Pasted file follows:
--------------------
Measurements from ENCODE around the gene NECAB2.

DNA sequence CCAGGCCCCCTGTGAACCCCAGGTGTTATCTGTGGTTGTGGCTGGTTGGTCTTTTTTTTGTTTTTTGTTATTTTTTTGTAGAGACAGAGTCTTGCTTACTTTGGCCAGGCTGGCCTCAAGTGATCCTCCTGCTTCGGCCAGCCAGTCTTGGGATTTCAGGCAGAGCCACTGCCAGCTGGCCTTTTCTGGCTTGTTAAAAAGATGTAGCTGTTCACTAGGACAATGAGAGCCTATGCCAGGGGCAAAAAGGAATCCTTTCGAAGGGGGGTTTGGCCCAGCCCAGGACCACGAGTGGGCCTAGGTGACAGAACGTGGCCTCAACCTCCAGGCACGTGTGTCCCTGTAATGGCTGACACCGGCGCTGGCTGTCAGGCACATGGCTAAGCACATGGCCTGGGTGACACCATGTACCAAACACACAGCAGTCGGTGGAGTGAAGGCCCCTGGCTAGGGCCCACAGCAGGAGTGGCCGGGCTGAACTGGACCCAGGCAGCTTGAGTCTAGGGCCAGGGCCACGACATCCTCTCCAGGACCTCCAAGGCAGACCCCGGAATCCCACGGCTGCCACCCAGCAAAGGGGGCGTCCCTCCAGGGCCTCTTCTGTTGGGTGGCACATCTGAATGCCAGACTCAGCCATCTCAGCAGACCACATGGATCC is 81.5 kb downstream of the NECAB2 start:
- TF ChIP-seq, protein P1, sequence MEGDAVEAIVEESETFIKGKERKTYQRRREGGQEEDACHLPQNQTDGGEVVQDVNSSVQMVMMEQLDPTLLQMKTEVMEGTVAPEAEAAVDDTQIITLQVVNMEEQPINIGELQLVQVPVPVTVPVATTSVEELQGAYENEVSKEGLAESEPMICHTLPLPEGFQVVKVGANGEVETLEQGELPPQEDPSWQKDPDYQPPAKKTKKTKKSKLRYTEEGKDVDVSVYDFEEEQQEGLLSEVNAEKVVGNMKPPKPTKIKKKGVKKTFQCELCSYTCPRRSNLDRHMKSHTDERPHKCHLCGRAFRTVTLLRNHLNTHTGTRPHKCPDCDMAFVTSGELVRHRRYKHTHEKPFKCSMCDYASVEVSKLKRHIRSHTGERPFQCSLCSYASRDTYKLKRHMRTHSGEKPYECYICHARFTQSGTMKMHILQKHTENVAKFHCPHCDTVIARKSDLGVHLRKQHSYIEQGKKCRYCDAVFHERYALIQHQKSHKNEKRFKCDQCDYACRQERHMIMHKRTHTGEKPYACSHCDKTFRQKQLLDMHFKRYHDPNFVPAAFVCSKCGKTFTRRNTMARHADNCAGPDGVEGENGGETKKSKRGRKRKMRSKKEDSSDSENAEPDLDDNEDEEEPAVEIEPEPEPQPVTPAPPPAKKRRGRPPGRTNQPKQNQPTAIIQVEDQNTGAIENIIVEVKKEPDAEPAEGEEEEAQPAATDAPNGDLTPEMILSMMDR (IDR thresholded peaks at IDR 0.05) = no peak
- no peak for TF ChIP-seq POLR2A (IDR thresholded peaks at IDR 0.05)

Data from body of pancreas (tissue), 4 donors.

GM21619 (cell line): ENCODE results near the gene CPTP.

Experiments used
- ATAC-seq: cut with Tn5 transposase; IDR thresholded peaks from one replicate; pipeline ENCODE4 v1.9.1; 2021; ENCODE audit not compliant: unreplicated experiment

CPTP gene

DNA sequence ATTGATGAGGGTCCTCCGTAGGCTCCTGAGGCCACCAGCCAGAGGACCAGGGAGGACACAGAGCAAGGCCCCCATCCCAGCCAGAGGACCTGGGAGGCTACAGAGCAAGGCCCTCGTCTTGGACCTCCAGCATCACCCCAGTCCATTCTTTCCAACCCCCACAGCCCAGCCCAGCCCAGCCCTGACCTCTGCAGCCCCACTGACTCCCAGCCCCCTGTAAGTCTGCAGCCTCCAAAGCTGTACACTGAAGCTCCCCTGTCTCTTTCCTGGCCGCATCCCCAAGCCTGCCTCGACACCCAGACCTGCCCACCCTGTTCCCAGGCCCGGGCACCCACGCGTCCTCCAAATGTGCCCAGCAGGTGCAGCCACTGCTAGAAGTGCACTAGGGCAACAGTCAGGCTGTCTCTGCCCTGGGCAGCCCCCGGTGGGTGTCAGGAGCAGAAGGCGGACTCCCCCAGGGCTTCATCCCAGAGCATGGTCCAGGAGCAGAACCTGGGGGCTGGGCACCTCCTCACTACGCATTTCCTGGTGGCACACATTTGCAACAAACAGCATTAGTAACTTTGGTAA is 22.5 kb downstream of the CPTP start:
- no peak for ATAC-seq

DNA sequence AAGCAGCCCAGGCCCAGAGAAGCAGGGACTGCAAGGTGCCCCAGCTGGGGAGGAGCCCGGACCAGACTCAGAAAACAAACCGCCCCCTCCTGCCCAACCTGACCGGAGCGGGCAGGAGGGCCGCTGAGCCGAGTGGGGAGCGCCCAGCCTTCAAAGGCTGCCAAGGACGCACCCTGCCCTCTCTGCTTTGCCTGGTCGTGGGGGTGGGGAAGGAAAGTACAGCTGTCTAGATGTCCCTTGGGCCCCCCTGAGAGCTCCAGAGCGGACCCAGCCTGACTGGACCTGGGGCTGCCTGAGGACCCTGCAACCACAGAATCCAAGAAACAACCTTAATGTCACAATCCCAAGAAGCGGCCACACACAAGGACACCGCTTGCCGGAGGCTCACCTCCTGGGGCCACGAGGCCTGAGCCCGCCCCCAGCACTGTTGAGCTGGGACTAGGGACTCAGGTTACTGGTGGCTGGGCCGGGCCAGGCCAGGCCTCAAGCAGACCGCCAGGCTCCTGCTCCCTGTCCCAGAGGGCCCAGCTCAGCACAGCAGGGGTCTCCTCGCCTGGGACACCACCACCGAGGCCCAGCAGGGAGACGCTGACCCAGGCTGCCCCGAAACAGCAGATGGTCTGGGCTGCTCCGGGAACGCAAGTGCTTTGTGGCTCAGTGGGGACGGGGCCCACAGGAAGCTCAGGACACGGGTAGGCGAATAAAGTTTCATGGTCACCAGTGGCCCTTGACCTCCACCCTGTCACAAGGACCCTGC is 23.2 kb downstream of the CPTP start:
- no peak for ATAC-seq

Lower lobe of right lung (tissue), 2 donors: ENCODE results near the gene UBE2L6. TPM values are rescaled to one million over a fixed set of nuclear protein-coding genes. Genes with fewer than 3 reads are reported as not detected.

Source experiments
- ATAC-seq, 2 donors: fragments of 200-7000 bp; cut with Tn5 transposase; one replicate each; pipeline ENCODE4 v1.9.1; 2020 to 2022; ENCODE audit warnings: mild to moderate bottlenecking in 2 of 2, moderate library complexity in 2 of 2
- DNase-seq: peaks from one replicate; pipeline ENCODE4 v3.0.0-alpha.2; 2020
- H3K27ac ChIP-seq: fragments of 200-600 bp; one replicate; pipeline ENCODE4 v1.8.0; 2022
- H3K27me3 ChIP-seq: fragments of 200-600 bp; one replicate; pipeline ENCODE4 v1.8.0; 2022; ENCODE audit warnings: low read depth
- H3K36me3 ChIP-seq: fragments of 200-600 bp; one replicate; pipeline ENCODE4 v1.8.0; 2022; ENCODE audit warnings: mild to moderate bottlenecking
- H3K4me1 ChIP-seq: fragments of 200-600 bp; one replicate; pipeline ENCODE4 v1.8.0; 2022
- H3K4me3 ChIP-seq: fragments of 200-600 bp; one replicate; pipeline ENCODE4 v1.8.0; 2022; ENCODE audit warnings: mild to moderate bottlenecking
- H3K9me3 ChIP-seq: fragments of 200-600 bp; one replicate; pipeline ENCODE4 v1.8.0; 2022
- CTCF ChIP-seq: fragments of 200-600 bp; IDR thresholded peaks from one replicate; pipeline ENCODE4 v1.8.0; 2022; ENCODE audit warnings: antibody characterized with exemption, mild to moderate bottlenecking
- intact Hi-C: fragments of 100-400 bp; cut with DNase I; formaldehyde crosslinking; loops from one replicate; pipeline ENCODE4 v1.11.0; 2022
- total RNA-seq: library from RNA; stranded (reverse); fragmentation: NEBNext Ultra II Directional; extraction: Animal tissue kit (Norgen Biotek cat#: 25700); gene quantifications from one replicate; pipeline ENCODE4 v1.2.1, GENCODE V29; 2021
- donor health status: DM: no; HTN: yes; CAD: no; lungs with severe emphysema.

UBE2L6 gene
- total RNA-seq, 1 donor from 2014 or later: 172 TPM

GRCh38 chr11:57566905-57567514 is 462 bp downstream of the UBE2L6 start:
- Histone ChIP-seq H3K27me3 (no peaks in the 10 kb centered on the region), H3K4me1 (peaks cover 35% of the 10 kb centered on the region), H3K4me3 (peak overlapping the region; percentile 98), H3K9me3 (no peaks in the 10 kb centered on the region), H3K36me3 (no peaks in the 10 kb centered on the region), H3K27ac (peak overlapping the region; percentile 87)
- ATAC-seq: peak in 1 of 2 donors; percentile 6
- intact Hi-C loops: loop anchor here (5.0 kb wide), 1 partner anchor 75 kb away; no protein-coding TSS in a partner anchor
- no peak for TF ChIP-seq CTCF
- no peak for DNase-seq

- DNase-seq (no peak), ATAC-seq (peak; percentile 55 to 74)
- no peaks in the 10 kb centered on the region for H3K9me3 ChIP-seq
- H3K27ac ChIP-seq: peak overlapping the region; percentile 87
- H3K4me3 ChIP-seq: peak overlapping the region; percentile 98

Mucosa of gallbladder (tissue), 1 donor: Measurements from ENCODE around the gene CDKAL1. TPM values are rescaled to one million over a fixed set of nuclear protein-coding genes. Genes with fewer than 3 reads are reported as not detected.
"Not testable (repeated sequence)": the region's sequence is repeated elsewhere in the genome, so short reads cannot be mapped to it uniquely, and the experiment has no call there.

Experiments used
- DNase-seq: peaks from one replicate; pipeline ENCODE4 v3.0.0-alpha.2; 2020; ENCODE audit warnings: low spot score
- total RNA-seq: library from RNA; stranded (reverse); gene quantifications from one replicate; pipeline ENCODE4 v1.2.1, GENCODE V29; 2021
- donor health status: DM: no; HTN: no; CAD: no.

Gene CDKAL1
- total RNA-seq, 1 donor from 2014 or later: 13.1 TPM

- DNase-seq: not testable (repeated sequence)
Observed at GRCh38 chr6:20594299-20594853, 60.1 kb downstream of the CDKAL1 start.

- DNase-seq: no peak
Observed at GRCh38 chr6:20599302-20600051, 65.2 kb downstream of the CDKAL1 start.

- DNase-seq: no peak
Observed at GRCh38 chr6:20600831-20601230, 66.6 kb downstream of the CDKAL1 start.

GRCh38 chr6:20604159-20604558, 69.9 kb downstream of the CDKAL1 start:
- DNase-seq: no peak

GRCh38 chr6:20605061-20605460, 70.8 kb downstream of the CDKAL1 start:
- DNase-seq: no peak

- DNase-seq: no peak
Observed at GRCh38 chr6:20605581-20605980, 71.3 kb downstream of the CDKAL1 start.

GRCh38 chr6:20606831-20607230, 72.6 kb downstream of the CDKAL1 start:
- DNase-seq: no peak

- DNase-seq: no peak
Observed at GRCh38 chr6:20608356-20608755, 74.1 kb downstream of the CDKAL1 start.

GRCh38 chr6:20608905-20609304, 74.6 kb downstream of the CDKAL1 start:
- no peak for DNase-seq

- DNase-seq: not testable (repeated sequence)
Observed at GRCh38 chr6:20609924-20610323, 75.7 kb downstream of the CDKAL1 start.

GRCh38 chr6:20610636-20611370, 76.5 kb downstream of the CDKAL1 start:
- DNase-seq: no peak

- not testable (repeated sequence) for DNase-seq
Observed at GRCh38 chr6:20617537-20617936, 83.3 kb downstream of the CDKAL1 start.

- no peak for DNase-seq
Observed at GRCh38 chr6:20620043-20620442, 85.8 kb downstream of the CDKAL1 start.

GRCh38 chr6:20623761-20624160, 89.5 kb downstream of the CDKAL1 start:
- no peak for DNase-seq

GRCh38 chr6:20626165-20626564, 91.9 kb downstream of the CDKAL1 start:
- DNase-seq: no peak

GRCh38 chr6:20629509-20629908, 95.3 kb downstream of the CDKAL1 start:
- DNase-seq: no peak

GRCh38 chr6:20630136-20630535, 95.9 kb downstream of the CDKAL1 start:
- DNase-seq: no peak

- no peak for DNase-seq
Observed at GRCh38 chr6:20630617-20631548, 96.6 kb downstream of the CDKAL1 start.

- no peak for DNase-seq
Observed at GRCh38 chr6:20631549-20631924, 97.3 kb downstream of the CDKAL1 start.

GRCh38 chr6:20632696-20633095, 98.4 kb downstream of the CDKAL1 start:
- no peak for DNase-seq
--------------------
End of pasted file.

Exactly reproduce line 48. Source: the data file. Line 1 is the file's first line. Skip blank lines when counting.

- DNase-seq: not testable (repeated sequence)